The case was settled out of court; the milk people agreeing to discontinue
the ad if the suit was dropped. The ad was replaced with, "Milk: It
Has Something For Everyone"; a meaningless statement if ever I've heard
one, but one that was sure not to be challenged.
And did you know that: Milk is one of
the foundations of heart disease, and an explanation for America's number
one killer? That milk is a reason one out of six American women will
develop breast cancer? That twenty-five million American women over
the age of forty have been diagnosed with arthritis and osteoporosis,
and these women have been consuming in excess of two pounds of milk
products a day for their entire adult lives? That the calcium in milk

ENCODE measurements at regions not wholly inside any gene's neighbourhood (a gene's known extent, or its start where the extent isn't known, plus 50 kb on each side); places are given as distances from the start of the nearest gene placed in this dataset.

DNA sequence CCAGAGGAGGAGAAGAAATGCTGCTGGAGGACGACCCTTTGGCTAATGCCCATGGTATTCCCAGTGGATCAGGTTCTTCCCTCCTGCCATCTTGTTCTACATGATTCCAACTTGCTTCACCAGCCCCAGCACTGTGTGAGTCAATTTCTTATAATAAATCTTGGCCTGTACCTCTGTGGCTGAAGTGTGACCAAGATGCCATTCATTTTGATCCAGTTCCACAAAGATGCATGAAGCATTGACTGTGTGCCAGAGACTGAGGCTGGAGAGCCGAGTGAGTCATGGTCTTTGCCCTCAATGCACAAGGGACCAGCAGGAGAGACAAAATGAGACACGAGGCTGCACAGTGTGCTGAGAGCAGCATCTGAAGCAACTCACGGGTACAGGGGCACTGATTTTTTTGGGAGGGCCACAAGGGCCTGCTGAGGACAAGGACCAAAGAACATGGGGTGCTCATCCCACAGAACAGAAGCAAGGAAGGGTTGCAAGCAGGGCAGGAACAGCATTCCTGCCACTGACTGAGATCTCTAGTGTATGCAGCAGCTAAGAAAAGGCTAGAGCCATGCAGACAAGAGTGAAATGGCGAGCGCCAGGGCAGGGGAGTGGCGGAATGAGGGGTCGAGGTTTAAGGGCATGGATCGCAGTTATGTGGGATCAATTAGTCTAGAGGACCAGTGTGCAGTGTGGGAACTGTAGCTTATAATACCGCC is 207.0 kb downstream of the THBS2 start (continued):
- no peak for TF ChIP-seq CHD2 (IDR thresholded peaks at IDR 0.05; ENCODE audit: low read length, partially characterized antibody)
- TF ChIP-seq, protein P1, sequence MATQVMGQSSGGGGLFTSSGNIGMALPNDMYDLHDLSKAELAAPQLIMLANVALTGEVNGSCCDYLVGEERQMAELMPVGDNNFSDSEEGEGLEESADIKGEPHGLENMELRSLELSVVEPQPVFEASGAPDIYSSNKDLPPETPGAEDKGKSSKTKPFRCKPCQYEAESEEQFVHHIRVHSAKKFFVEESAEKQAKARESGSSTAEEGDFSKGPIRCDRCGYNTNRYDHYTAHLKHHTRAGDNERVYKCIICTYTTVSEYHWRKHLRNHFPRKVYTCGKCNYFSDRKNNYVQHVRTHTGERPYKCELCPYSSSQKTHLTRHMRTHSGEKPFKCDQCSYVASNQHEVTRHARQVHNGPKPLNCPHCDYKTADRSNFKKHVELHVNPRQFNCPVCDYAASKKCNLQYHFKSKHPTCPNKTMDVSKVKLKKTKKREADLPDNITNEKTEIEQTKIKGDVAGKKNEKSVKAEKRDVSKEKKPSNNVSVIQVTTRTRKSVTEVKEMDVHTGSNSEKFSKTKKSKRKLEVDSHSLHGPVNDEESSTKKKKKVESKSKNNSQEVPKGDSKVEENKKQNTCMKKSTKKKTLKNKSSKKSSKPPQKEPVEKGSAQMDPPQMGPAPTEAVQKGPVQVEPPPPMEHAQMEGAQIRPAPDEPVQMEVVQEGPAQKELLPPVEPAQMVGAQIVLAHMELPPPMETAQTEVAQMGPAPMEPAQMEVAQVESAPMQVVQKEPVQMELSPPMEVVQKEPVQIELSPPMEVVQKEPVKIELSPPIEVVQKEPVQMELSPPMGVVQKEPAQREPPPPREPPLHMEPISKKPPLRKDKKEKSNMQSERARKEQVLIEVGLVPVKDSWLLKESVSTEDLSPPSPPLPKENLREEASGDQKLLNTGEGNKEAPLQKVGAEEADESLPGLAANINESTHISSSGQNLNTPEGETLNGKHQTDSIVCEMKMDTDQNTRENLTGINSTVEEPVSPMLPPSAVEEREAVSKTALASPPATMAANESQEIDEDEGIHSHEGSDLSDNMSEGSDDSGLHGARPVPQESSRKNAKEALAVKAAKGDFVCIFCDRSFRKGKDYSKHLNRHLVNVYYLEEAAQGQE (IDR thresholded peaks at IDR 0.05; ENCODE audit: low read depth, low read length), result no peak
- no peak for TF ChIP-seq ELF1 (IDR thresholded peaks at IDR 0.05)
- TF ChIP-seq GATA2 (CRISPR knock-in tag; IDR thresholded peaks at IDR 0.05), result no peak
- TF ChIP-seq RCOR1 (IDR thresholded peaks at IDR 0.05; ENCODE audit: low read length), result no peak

is not adequately absorbed, and milk consumption is a probable cause
of osteoporosis? That the countries with the highest per capita consumption
of dairy products have the highest incidence of osteoporosis? That milk
is responsible for allergies, colic, colitis, earaches, colds and congestion
in young children? That research indicates a bovine protein in milk
destroys insulin-producing beta cells of the human pancreas causing
diabetes? And that sixty-percent of America's dairy cows have leukemia
Got milk? I think a better question is:
If you find the above hard to believe,
The Deadly Poison by Robert Cohen. If you must have "milk",
why not consider a dairy alternative: coconut milk or almond milk (and
coconut ice cream). For those with a blender, you can even make your
own; there are "nut milk" recipe books.
While we're on the subject, the best